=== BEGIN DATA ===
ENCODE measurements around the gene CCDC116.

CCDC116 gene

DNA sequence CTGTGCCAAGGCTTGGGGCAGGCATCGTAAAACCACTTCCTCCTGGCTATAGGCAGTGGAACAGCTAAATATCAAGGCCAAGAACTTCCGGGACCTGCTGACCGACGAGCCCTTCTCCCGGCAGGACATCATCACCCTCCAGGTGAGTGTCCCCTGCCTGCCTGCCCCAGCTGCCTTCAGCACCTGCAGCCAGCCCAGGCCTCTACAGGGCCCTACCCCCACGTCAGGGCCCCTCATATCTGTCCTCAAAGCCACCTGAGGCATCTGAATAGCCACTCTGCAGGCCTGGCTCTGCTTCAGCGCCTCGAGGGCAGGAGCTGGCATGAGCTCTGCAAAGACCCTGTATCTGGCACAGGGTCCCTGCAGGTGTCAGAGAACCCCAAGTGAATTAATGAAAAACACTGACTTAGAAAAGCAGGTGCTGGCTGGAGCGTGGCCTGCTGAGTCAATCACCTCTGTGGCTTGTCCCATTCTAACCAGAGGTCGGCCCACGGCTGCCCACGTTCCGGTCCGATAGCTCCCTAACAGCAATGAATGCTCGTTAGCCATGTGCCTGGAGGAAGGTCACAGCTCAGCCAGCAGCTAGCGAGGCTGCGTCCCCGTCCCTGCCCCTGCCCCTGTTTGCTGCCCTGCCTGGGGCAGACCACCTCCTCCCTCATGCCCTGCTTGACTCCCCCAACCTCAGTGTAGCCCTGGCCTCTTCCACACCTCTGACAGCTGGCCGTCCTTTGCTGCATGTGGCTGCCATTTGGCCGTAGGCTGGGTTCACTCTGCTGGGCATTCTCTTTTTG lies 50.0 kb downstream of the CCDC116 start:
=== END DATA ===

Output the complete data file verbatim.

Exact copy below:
ENCODE measurements around the gene CCDC116.

CCDC116 gene

DNA sequence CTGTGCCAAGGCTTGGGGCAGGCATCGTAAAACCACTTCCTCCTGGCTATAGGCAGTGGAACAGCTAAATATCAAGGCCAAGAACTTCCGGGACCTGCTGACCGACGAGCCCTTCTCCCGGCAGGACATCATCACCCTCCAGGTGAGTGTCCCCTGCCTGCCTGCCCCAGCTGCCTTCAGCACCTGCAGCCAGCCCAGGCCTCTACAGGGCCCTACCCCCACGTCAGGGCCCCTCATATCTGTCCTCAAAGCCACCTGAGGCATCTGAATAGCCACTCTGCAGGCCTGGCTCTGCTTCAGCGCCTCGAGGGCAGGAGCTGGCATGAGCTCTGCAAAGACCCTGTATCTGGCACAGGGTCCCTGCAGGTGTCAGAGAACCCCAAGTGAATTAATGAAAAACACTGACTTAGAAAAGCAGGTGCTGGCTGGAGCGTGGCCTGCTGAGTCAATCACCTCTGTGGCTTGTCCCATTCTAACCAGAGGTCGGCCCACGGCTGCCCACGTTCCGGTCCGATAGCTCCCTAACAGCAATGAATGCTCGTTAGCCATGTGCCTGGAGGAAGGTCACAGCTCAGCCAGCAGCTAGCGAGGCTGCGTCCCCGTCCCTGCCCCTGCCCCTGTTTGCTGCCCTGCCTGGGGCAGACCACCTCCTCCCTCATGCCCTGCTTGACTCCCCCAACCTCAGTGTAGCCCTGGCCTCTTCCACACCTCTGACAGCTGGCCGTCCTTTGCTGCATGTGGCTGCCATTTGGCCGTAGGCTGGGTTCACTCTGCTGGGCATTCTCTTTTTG lies 50.0 kb downstream of the CCDC116 start: